I attended an event recently where several family lawyers and family court commissioners were in attendance. Chatting with a former family lawyer turned commissioner whom I have known for 20+ years, the following exchange took place:
Commissioner: I haven’t seen you in a while! You must be settling your cases without my help.
Me: I figure my clients hire me to solve problems, not create them. No offense, but I try to avoid you in professional settings.
Commissioner. None taken. The good ones keep their clients out of court. Keep up the good work.
Let’s be honest: going to court pays well. The hours of document drafting, preparing for hearings, and the inevitable objection that follows when one or both parties are dissatisfied with the result mean the billable hours rack up. It also means the case – and the family conflict – drags on and usually escalates. My cynical side tells me this is why many of my family lawyer colleagues seem to thrive on – and drive up the conflict – in cases. My wiser side tells me this is why I am successful with my solution-based practice.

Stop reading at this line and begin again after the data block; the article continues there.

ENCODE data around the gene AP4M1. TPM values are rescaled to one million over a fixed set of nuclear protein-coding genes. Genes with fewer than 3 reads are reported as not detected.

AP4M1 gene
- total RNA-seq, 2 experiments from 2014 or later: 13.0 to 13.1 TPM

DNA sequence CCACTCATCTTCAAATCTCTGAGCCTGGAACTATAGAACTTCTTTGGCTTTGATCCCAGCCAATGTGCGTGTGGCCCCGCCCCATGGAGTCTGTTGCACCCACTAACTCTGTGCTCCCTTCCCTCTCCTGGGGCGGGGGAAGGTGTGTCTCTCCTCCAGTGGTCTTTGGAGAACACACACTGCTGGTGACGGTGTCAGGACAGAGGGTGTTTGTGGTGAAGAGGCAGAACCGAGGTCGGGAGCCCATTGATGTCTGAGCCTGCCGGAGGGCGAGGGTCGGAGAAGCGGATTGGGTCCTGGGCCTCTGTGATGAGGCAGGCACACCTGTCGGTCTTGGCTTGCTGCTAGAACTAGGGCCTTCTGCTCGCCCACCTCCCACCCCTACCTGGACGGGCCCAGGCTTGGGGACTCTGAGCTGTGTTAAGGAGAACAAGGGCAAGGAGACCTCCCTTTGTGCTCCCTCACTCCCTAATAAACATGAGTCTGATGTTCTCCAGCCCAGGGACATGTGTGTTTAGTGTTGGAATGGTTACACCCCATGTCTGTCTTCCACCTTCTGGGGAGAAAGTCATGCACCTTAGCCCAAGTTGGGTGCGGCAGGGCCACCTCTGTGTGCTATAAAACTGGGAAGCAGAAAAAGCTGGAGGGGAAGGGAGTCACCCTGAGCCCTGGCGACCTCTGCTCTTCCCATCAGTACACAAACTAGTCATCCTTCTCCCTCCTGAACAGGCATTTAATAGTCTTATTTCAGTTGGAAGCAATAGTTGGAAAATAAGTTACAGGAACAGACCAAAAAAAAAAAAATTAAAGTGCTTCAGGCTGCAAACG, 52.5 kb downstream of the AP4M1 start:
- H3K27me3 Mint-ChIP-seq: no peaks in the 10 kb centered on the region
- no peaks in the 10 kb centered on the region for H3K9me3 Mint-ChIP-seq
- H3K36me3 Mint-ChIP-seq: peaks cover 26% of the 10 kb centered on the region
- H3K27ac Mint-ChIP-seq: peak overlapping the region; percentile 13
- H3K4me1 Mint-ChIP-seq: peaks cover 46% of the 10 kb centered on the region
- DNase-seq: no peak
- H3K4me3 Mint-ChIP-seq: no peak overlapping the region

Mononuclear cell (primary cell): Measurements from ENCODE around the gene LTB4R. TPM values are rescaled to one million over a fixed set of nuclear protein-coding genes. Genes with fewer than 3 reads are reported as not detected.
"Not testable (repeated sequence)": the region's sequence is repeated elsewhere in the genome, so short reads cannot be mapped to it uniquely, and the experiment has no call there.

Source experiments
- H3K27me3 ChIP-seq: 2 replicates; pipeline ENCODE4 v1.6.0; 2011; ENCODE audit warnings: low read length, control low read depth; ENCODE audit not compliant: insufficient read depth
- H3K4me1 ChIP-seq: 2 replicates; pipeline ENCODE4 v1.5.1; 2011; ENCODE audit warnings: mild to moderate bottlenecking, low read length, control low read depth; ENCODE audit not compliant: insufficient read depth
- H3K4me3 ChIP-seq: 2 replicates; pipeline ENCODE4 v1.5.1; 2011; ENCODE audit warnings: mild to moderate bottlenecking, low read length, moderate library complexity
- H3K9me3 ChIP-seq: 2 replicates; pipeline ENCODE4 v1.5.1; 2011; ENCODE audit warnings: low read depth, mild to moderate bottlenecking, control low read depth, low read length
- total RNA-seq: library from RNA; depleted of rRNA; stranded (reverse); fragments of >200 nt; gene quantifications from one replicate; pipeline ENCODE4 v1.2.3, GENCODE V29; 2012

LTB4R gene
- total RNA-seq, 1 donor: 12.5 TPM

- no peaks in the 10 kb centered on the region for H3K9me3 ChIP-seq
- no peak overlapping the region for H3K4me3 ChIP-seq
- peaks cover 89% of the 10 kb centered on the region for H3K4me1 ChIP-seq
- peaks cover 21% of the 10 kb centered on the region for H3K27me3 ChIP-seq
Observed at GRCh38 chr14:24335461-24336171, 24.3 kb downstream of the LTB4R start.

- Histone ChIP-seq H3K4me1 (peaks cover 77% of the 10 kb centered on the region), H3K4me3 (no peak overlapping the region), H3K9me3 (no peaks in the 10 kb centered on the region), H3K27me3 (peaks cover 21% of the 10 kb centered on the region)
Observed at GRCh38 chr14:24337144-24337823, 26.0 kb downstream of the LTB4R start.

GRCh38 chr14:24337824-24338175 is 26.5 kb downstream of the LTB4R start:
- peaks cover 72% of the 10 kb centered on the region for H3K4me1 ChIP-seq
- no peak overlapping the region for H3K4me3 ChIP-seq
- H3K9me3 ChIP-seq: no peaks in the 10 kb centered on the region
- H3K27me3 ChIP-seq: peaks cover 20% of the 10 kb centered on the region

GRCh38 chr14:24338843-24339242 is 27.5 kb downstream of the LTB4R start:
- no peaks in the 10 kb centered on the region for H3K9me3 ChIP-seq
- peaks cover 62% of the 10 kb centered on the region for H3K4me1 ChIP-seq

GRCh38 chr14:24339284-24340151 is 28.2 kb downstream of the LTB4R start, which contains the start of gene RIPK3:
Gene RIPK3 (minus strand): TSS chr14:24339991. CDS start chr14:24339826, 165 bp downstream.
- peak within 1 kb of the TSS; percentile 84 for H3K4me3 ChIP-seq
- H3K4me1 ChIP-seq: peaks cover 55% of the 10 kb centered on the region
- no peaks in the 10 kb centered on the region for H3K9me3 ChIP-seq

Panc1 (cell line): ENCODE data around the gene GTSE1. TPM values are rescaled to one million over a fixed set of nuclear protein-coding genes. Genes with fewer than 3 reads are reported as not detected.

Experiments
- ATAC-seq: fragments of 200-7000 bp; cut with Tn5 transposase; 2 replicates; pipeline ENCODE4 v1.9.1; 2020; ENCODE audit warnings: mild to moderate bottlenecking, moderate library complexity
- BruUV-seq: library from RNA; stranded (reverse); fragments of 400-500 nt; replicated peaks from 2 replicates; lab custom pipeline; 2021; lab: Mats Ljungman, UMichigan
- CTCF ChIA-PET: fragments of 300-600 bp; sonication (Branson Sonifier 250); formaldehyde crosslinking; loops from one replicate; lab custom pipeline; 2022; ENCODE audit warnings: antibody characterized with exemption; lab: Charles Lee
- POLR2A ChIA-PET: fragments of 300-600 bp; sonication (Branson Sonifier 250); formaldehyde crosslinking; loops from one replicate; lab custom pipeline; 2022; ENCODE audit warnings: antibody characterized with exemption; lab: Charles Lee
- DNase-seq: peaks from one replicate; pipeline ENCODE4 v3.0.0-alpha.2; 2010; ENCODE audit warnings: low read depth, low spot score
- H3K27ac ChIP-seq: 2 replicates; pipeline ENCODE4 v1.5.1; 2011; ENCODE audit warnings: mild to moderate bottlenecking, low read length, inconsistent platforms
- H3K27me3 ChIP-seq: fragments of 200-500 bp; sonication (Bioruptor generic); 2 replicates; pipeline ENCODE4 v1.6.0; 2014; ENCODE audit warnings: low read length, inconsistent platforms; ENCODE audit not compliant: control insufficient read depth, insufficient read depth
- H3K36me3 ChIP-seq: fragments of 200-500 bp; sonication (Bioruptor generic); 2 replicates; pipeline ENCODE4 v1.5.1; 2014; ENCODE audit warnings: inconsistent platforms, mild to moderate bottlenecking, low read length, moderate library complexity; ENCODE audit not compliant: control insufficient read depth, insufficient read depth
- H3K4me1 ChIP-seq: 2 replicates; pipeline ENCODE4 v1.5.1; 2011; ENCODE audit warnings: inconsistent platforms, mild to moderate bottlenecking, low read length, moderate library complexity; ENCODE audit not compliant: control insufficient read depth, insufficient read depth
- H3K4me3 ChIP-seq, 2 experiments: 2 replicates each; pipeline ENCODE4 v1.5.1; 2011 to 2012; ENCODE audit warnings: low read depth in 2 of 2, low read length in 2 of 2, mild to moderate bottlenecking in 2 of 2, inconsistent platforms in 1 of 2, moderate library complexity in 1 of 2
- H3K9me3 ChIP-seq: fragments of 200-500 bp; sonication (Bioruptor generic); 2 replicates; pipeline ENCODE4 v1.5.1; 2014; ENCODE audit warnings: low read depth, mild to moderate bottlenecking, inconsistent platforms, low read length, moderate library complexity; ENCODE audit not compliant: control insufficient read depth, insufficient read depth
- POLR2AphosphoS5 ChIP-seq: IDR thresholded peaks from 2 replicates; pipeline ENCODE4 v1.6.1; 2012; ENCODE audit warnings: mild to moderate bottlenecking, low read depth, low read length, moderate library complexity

Don’t get me wrong: I do not shy away from taking cases to court. Some cases, which are rare in my experience, need our court system to achieve the correct result. To be honest, I enjoy court, and I am good at it. While I try to keep my clients out of court, if I am there, I am there for a good reason, and our judges and commissioners know that. Ironically, confidence in my courtroom skills makes me a better advocate for my clients outside of court. Knowing I have a solid court option in my back pocket allows me the freedom to fully explore out of court solutions for my client.
My clients choose to work with me because they value my approach. They want someone with chops to argue their case in the courthouse but with skills and wisdom to resolve their case miles away from buildings filled with marble and people dressed in black robes.
One of my firm’s founding partners would always remind us to take the high road: the view is better, and you meet wonderful people along the way. I call my high road the Gracious Road and I am blessed to have the freedom in my practice to take this. It takes courage – and confidence – to take the more Gracious Road in family law. I look forward to seeing you on it.